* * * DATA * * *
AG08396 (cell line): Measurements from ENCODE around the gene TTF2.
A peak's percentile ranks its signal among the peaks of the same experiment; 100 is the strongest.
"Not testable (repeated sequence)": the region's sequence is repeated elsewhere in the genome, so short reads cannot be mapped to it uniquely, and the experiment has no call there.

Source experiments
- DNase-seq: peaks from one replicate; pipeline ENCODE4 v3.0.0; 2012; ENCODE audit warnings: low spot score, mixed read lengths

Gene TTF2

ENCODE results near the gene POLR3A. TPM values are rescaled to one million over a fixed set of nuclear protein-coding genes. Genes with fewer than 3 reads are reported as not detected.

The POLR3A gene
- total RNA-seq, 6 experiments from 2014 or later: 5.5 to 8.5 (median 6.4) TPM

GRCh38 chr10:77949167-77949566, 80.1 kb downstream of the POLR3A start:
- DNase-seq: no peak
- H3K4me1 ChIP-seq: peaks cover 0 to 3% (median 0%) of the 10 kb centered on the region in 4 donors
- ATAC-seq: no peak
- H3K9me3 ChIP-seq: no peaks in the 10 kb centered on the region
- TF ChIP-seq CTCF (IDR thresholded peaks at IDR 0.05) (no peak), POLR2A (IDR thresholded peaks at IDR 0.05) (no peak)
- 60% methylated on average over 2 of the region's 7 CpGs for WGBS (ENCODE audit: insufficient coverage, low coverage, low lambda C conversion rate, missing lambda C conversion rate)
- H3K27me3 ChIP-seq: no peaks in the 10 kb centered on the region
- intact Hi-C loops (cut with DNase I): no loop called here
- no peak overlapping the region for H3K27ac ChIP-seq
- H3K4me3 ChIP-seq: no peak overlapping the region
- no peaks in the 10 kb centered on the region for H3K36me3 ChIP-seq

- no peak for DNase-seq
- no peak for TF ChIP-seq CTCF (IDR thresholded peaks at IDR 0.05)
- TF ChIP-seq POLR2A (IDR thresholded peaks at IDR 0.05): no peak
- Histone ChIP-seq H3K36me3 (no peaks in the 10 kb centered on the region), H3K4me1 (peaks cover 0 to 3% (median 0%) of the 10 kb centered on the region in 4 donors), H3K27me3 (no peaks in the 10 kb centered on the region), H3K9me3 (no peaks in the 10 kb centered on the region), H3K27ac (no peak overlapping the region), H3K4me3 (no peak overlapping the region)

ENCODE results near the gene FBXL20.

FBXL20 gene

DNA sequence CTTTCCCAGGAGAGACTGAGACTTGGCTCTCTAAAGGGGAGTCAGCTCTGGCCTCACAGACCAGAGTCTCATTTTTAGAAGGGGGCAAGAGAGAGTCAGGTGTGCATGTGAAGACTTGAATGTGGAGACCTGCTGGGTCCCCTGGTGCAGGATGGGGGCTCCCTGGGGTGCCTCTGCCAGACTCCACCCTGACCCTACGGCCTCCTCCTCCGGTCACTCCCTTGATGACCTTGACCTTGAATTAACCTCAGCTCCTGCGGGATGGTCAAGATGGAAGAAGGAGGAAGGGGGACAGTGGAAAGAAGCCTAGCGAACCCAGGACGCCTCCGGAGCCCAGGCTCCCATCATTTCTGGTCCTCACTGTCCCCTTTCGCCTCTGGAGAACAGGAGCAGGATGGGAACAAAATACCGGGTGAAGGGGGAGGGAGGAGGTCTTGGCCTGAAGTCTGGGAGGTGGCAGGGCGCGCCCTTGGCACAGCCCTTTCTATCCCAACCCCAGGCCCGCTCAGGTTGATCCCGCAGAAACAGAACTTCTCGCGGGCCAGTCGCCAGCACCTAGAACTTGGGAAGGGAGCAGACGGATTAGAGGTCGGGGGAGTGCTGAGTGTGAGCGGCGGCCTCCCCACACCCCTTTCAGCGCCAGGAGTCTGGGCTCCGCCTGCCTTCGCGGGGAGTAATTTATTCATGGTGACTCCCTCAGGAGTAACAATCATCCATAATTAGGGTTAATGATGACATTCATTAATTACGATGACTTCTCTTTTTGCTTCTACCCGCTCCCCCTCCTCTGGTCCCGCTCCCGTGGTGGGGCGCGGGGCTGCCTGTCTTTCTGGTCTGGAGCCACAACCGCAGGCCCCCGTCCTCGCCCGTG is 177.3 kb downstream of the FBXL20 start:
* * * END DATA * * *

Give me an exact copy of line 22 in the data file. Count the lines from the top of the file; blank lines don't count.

- no peak for DNase-seq